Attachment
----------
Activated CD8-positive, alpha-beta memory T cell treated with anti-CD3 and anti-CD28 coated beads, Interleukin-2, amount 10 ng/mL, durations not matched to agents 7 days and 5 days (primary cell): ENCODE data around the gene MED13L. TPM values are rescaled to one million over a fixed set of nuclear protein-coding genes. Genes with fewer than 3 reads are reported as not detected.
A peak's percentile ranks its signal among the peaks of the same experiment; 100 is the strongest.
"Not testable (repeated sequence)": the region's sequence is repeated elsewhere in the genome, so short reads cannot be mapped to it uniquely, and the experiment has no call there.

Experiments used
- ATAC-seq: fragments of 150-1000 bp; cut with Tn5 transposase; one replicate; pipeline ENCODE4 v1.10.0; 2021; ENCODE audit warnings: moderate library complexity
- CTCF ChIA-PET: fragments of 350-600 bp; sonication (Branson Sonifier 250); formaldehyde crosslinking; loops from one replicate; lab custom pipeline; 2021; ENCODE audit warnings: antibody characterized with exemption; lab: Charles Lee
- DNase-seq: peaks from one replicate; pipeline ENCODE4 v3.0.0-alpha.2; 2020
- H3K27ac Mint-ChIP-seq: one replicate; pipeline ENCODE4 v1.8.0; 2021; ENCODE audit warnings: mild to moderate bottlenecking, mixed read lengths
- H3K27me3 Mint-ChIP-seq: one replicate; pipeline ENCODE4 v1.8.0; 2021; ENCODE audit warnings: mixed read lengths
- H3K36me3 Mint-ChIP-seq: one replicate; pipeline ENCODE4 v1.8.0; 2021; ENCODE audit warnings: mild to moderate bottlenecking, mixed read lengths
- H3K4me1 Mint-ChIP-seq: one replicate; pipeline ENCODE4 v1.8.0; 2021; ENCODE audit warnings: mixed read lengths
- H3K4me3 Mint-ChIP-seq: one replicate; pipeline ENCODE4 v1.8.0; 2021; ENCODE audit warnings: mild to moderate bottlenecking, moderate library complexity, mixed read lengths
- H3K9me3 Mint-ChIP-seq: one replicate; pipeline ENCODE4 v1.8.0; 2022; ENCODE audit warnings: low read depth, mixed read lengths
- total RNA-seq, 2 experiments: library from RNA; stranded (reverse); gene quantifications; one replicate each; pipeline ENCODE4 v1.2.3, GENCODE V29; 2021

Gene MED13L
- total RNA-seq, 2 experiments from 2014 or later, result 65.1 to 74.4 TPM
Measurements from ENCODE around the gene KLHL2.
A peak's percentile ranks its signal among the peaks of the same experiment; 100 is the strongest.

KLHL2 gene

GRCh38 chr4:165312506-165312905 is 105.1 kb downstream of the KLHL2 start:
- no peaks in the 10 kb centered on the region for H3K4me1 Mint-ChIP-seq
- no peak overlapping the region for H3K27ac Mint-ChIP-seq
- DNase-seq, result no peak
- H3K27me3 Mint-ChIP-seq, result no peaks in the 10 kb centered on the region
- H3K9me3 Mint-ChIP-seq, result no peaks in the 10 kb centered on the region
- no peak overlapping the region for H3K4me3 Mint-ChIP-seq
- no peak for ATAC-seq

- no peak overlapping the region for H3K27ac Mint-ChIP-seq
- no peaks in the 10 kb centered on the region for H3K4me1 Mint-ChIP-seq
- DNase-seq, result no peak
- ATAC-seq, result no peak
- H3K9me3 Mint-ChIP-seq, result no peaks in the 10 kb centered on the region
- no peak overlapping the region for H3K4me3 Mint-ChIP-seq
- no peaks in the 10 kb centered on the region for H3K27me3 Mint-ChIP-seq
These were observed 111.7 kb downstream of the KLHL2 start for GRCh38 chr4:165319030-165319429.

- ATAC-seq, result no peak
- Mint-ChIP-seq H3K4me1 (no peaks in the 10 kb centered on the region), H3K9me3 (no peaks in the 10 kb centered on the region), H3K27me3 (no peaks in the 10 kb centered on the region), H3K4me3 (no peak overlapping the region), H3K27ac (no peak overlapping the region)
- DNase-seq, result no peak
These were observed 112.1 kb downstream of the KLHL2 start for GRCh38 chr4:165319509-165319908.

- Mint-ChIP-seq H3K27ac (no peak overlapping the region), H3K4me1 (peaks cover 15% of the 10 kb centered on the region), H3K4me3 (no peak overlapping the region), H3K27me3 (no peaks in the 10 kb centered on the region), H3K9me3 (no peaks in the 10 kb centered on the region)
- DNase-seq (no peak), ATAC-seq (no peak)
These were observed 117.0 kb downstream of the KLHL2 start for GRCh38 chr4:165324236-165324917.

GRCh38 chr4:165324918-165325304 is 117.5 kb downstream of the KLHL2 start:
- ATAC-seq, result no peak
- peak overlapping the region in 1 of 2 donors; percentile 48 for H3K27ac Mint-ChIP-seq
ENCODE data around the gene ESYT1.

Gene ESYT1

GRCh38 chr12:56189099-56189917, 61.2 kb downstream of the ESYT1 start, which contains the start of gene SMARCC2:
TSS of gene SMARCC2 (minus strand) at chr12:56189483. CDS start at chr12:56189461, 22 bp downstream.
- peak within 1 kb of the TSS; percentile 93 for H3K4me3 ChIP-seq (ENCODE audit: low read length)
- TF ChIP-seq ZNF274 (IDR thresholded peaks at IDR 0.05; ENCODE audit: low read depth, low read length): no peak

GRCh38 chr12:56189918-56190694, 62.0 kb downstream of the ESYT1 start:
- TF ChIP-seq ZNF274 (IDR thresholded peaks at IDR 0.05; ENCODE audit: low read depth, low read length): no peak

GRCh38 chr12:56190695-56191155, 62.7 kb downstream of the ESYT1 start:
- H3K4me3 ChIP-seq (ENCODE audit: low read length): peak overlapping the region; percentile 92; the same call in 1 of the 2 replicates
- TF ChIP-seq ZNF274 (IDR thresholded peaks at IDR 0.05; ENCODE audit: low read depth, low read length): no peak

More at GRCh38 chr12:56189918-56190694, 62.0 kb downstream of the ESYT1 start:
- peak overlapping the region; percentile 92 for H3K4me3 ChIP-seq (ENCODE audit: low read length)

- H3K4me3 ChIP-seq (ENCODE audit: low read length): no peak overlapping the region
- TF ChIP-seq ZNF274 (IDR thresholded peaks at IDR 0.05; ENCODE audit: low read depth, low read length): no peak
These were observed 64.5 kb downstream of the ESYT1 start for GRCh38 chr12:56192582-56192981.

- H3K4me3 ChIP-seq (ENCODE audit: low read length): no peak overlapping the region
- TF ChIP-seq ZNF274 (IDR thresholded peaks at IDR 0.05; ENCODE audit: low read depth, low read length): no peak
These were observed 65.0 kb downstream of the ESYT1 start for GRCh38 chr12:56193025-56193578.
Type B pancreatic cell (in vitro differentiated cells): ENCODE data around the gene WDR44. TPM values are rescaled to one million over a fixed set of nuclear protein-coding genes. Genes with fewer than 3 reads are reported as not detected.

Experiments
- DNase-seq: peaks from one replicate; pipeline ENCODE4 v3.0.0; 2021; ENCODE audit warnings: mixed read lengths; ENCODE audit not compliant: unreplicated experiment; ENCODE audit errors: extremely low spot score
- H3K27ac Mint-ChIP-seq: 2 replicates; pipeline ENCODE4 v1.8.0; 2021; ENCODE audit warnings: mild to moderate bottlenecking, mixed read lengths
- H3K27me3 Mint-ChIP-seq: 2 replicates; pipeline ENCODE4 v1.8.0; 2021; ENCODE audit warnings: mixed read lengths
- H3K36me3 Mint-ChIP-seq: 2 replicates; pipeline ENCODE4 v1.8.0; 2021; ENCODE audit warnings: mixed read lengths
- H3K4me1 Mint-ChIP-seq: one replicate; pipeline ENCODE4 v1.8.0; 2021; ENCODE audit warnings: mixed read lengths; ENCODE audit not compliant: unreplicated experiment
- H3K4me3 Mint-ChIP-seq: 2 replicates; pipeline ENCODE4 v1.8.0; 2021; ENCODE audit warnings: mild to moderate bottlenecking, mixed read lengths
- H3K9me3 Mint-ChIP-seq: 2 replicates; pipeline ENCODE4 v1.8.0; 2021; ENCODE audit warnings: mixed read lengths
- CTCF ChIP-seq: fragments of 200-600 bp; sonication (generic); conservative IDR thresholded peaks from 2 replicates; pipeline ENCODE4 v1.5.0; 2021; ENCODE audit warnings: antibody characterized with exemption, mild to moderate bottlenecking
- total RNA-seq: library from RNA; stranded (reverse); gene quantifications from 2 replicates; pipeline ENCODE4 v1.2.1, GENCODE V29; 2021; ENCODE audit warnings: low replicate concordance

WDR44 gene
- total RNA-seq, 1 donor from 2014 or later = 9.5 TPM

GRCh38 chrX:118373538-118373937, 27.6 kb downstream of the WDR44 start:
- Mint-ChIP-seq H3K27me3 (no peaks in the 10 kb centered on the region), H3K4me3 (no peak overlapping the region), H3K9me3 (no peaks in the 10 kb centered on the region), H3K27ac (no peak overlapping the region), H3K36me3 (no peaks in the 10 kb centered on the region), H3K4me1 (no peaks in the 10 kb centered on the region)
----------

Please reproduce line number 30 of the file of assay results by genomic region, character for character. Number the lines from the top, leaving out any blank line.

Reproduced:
- DNase-seq, result no peak